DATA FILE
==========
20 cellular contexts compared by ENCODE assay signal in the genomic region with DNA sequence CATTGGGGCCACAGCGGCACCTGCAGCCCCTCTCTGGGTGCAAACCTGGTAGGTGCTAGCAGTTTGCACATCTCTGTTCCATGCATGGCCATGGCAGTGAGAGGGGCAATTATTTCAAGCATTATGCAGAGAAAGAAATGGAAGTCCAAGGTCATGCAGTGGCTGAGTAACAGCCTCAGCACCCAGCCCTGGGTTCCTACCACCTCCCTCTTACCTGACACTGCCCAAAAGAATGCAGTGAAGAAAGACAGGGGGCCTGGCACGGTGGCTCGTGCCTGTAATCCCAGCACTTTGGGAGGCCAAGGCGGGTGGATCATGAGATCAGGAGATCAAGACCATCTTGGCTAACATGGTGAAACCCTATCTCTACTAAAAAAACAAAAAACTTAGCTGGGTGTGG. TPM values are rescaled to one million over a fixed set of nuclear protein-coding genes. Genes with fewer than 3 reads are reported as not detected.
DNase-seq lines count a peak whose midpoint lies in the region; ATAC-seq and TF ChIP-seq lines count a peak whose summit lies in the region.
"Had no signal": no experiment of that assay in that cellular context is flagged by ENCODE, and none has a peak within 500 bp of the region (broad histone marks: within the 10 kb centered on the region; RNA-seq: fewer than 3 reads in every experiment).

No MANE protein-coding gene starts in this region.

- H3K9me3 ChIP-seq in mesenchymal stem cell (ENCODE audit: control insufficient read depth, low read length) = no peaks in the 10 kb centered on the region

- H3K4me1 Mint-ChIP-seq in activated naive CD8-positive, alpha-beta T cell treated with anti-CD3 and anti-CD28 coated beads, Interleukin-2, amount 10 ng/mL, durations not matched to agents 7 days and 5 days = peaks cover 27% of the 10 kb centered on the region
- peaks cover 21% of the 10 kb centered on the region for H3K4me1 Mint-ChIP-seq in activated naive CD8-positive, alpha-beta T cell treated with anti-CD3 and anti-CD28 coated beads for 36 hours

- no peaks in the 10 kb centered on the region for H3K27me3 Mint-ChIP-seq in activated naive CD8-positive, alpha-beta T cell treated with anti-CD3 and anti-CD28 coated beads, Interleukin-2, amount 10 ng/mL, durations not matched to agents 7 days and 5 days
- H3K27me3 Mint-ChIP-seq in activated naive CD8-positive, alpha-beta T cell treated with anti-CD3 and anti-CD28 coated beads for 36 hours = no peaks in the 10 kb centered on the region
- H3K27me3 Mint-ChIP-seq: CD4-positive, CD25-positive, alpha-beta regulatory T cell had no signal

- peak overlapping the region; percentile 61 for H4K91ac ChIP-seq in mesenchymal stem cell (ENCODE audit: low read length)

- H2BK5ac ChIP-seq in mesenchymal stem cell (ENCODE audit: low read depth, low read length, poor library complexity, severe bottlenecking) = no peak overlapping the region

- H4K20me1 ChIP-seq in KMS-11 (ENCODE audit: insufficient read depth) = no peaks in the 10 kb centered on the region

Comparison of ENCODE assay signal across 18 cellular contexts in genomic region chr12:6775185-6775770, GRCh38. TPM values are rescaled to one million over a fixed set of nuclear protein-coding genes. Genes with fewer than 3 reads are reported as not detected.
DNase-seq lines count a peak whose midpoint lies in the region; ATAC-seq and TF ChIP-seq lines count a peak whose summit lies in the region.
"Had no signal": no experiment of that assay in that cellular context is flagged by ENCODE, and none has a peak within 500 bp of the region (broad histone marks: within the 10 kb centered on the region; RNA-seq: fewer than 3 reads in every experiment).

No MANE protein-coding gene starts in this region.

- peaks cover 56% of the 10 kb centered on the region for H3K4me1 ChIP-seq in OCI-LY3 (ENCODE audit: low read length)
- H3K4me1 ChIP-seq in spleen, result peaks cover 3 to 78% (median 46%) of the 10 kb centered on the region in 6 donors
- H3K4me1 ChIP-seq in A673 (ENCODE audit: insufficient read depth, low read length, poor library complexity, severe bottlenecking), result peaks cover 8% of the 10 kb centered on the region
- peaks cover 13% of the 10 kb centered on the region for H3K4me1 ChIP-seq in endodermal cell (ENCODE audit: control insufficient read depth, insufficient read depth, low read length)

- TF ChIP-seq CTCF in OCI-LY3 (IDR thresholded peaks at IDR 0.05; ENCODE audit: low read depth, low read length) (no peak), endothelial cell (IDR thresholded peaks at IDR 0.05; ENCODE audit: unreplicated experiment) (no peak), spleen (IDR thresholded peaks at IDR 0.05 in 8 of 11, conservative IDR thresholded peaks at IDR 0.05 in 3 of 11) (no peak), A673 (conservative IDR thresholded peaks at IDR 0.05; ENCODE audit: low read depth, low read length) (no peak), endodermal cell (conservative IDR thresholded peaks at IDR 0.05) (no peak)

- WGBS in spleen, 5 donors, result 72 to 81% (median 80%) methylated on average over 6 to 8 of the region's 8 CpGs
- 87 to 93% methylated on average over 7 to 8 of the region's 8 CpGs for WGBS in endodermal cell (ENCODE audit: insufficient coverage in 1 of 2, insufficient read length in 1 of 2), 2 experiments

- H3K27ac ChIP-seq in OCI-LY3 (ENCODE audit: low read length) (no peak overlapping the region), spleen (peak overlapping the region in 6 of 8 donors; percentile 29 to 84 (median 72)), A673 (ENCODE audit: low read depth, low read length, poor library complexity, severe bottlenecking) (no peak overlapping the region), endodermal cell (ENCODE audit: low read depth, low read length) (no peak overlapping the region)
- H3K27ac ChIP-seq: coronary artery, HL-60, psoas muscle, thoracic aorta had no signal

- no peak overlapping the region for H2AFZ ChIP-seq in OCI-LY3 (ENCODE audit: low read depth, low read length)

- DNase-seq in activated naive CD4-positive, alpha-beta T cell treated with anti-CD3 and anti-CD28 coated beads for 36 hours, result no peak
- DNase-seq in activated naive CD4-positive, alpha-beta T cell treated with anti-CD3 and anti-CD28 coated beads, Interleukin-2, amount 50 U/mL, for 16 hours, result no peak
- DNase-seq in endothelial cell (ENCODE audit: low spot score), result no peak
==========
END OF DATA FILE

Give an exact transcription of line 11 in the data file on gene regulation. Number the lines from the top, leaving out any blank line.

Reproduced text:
- peak overlapping the region; percentile 61 for H4K91ac ChIP-seq in mesenchymal stem cell (ENCODE audit: low read length)